Thousands of acres could be ‘rewilded’ under new nature network
PUBLISHED: 08:15 22 July 2020 | UPDATED: 08:35 22 July 2020
Wild Ken Hill
More than 300,000 acres of land could be “rewilded” in the next three years under a new project to tackle the nature and climate crisis, said campaigners.
Campaign group Rewilding Britain is launching a network later this year to support and connect landowners, farmers, community groups and local authorities who are rewilding land or considering doing so.
Rewilding involves the large-scale restoration of natural habitats and systems to help wildlife thrive, and can include bringing back missing species such as beavers to naturally manage the landscape.
In the next three years, the network initially aims to catalyse the rewilding of at least 300,000 acres of land – an area the size of the North York Moors National Park.
This approach to land management has already taken root in East Anglia, with major projects liaising with Rewilding Britain include the Wild Ken Hill estate in west Norfolk, which is rewilding 1,000 acres of marginal land, including bringing in beavers to an enclosed area, alongside 2,000 acres of nature-friendly agriculture and 500 acres of freshwater marsh.
And the WildEast movement, launched last month, set an ambitious 50-year goal to restore 250,000 hectares (618,000 acres) of land to nature across the whole region by inspiring landowners, farmers, businesses, community groups and individuals to pledge 20pc of their landscape to wildlife. WildEast, which is also endorsed by Rewilding Britain, is encouraging people to share existing nature projects of all sizes on social media to inspire others to contribute to the overall ambitions – with efforts in back gardens, churchyards and community nature reserves complementing larger-scale rewilding initiatives, such as the one at Fritton Lake on the Somerleyton Estate.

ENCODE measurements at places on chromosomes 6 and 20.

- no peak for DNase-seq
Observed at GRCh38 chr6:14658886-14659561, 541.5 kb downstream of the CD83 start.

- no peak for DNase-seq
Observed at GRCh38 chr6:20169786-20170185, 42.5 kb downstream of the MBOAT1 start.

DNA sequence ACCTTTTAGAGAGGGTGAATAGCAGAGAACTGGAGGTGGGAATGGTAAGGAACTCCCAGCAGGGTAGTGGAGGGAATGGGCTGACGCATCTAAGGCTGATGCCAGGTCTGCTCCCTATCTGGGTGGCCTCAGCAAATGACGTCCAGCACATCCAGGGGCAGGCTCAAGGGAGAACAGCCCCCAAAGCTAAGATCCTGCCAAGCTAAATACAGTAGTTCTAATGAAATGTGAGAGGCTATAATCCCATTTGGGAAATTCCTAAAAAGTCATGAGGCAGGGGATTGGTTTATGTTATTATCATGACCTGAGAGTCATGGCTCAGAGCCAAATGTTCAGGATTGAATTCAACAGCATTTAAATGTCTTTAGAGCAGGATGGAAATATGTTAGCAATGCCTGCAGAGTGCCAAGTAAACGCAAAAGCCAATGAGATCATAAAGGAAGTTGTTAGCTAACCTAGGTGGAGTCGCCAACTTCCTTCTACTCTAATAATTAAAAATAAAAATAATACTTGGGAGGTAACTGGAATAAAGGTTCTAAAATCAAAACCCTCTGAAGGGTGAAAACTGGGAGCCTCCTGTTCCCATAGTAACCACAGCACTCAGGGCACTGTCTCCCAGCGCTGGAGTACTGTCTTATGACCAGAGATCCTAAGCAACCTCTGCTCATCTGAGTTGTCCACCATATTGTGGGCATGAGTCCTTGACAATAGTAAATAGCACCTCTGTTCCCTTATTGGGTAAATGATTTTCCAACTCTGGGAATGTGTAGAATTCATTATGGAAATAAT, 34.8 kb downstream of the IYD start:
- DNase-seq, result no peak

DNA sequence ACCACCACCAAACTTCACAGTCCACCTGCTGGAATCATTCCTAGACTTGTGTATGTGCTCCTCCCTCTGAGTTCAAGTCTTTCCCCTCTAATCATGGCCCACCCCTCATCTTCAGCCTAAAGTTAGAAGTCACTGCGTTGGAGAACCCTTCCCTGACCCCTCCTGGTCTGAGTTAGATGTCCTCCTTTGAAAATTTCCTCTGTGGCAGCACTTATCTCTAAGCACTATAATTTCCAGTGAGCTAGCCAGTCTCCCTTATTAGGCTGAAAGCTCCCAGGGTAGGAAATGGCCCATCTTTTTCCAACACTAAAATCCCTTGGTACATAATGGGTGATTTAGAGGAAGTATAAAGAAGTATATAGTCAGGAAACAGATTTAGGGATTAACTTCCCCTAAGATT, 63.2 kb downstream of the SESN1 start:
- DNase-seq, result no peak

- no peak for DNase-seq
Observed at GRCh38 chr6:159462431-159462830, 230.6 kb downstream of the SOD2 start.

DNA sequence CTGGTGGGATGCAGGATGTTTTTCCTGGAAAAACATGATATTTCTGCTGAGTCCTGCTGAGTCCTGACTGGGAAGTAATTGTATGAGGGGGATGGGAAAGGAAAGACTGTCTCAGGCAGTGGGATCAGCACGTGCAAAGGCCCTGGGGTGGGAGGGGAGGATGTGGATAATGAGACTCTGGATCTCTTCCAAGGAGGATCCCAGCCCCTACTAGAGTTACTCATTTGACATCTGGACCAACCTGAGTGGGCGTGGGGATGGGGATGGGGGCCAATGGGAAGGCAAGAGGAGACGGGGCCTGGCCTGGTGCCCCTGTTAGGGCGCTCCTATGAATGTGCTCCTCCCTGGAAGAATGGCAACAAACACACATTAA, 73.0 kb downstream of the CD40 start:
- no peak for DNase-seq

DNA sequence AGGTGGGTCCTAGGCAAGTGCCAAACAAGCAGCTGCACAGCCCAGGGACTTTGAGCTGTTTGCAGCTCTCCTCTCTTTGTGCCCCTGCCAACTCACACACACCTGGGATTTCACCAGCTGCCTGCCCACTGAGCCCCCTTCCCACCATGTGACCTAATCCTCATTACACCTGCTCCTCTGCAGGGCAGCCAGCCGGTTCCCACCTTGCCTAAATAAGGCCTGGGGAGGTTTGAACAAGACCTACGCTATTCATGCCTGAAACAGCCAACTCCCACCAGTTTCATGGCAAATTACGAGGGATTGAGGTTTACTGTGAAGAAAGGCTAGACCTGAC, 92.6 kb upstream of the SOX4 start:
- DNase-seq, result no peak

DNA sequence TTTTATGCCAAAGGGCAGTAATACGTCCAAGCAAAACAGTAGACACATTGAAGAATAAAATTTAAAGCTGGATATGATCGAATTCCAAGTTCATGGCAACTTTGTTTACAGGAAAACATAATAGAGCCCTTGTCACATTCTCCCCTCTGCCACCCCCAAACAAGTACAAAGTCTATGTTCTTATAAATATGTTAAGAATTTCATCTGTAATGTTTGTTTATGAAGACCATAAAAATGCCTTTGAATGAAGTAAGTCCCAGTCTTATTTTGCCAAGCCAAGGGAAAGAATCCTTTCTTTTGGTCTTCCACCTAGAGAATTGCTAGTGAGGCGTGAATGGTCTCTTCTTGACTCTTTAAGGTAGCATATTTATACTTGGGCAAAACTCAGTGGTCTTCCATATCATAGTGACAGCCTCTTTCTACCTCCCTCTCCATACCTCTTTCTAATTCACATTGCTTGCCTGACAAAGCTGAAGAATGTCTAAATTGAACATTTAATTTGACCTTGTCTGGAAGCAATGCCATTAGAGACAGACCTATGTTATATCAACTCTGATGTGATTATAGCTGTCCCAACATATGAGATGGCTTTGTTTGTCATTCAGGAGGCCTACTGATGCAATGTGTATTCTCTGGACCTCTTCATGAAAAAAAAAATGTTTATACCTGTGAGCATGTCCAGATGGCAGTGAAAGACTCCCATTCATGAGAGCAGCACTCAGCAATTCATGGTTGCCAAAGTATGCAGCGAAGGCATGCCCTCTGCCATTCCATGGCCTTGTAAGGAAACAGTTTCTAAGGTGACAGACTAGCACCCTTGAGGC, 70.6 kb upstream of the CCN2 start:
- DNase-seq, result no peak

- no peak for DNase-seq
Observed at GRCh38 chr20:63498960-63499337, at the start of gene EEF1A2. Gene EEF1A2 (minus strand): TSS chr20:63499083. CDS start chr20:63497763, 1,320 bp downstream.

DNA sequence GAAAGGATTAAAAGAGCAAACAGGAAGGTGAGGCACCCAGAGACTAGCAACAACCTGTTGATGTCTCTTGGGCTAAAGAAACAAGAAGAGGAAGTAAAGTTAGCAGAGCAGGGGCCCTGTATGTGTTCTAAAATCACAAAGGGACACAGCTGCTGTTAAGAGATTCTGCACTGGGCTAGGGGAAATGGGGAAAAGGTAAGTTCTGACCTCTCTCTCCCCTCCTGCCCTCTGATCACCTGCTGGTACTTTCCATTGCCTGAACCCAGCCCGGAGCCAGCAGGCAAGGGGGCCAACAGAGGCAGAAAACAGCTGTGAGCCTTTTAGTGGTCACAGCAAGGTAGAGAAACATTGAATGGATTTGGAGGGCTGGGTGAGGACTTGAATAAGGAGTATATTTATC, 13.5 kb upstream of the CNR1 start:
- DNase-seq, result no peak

Rewilding Britain said bold action is needed to reverse a nature crisis in which 56pc of studied British species have declined and 15pc are at risk of extinction.
It is hoped the new network will provide resources, help collaboration and give advice on how to rewild in ways that boost livelihoods, for example by enabling landowners to diversify into ecotourism.
Chief executive Rebecca Wrigley said: “We need to hit the reset button for our relationship with the natural world, and rebuild our lives and economies in ways that keep nature and us healthy.
“Our Rewilding Network will help propel rewilding to a whole new level – so we can all begin to enjoy a Britain rich in wildlife again, with healthy living systems soaking up millions of tonnes of carbon dioxide, and our lives enriched by wild nature and strong resilient communities, regenerative farms and nature-friendly businesses.”
READ MORE: Wild ambition to turn East Anglia into one of the world’s greatest nature reserves
The group is already receiving large numbers of requests for guidance from across the country, it said, including more than 50 landowners and partnerships with almost 200,000 acres between them in the last year alone.
Rewilding habitats including native forests, rivers, peatlands, moorlands and saltmarshes, and boosting wildlife-friendly farming, can be achieved without losing productive farmland, the organisation argues.
A £25,000 crowdfunding appeal has been set up for the start-up costs of the network, which will be launched later this year.
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